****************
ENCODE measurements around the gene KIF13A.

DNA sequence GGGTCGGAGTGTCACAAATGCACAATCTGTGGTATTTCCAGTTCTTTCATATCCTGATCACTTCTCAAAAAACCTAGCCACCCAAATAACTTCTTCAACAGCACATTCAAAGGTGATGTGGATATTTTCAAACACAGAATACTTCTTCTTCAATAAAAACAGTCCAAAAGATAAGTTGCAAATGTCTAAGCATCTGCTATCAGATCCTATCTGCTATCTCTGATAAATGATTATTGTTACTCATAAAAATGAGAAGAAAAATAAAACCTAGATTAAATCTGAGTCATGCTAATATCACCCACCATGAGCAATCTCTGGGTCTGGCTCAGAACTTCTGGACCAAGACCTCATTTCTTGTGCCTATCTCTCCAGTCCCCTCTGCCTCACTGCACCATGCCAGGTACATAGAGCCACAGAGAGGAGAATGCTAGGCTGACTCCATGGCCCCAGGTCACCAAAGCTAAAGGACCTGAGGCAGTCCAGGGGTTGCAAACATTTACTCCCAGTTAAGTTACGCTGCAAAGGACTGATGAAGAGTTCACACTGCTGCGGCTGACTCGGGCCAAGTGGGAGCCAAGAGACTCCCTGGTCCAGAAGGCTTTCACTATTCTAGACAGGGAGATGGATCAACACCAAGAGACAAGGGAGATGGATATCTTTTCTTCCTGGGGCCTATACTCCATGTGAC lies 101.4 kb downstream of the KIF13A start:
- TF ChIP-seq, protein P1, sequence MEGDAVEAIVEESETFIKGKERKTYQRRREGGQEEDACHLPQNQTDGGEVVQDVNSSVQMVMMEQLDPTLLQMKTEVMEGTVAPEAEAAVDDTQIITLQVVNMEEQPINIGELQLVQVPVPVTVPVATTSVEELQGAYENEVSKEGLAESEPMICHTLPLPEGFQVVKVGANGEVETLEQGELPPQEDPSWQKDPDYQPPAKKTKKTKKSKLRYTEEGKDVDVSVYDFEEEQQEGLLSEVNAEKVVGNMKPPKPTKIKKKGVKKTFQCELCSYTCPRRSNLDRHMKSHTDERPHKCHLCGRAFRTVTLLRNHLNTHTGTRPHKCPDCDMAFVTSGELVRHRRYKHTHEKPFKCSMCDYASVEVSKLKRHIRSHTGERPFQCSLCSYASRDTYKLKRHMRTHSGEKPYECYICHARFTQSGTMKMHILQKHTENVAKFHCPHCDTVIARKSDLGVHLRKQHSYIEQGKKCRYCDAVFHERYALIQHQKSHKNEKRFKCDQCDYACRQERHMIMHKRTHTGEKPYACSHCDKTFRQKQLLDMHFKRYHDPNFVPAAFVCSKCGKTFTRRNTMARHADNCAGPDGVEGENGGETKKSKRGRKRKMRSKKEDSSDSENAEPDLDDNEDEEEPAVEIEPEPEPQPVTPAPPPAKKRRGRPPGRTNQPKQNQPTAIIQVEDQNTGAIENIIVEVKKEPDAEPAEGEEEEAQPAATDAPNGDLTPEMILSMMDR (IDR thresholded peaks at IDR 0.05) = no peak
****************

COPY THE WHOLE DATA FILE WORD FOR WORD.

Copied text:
ENCODE measurements around the gene KIF13A.

DNA sequence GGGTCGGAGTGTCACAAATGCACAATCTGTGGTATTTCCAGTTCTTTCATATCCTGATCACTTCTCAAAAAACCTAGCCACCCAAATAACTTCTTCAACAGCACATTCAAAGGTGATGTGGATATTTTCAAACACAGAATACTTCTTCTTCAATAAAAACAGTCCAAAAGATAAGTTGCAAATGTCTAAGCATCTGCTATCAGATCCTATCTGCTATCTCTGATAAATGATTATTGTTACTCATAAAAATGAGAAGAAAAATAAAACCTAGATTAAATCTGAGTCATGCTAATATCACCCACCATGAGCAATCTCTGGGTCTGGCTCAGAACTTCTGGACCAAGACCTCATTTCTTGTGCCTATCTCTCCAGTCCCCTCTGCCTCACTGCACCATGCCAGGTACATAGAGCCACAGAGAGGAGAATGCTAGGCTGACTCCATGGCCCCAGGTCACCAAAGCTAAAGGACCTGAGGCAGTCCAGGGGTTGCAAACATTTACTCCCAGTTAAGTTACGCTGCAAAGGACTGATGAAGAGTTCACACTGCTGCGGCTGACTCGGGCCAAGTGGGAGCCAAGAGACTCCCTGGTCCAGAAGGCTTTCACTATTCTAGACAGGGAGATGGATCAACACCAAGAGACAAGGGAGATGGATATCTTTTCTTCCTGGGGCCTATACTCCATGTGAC lies 101.4 kb downstream of the KIF13A start:
- TF ChIP-seq, protein P1, sequence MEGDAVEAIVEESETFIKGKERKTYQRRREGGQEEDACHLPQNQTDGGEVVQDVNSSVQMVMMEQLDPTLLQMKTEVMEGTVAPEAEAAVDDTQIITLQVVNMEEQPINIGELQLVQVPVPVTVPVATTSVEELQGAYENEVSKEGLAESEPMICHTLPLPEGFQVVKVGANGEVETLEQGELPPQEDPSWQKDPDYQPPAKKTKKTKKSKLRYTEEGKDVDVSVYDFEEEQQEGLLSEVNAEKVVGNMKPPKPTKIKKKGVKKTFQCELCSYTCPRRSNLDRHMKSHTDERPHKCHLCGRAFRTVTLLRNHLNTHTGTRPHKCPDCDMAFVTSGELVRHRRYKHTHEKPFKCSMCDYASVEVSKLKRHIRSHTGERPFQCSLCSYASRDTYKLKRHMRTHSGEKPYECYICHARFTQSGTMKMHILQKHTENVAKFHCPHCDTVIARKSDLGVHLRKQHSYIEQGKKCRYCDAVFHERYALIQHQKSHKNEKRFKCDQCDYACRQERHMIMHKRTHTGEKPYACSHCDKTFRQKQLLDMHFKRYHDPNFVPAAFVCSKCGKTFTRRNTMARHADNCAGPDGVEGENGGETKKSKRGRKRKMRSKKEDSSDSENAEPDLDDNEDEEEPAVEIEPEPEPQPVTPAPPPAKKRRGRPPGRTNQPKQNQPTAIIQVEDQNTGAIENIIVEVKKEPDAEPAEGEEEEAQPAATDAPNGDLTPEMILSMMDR (IDR thresholded peaks at IDR 0.05) = no peak